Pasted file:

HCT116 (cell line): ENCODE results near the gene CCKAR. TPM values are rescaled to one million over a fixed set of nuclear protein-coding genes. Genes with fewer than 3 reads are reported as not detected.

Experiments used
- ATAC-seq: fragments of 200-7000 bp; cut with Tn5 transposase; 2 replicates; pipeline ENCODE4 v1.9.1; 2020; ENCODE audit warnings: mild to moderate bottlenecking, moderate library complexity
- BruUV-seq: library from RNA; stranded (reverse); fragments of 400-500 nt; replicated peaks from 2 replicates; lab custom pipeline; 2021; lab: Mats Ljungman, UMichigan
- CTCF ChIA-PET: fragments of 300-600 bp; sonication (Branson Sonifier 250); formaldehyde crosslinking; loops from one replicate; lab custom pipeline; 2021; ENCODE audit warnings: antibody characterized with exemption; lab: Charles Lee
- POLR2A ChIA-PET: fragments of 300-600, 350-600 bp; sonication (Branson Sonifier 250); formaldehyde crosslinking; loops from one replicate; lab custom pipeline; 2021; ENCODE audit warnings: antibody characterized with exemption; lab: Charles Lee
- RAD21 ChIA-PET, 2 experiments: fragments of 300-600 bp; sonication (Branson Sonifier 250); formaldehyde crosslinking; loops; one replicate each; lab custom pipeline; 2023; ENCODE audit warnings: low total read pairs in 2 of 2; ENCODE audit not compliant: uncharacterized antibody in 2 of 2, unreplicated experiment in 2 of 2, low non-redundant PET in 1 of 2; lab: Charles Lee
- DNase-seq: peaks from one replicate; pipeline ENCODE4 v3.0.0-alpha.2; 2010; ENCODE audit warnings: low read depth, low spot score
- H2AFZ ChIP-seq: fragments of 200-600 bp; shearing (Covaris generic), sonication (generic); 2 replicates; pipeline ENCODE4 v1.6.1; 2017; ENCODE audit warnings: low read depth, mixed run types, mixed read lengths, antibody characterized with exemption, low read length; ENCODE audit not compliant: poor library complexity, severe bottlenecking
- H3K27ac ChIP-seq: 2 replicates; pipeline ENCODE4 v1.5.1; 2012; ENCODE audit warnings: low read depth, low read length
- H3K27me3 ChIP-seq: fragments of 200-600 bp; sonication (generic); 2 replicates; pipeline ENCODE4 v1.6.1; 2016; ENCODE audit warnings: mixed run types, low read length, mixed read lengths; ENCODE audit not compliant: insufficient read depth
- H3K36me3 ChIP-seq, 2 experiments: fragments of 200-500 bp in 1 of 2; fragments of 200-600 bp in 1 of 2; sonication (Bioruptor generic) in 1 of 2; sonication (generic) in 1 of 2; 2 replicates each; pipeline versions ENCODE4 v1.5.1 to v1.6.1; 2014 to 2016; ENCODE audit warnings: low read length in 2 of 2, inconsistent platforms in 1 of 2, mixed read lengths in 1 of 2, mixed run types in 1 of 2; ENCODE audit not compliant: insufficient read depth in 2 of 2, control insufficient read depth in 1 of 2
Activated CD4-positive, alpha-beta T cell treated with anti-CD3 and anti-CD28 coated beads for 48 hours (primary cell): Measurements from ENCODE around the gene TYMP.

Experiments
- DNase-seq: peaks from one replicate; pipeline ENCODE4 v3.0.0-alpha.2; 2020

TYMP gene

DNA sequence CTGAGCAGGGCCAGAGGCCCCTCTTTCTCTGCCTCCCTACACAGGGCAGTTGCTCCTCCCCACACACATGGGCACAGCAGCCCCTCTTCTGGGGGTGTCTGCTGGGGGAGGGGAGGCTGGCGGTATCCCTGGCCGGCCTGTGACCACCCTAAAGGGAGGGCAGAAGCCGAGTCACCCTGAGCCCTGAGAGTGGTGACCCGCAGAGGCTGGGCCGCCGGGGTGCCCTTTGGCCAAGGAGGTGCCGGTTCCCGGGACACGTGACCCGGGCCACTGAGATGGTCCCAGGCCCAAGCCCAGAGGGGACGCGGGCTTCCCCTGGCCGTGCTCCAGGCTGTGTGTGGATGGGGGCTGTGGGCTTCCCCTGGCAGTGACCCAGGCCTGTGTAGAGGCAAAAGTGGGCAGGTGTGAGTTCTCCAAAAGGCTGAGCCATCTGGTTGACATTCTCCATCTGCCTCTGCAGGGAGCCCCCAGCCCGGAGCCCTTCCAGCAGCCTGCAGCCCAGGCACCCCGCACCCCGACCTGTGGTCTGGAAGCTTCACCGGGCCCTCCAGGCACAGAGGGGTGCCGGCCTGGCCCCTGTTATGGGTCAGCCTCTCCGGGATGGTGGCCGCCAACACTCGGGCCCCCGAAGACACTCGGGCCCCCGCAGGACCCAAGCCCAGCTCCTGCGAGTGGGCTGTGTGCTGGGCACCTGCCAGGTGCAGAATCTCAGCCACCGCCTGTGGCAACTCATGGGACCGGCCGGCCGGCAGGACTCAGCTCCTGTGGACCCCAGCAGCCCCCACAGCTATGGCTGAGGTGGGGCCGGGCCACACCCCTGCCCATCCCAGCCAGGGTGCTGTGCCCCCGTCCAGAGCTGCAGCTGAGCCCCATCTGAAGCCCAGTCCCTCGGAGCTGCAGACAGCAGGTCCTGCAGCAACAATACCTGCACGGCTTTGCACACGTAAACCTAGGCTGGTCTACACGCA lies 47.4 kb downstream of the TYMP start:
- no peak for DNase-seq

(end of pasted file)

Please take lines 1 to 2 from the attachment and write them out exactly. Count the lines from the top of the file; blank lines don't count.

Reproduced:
HCT116 (cell line): ENCODE results near the gene CCKAR. TPM values are rescaled to one million over a fixed set of nuclear protein-coding genes. Genes with fewer than 3 reads are reported as not detected.

Experiments used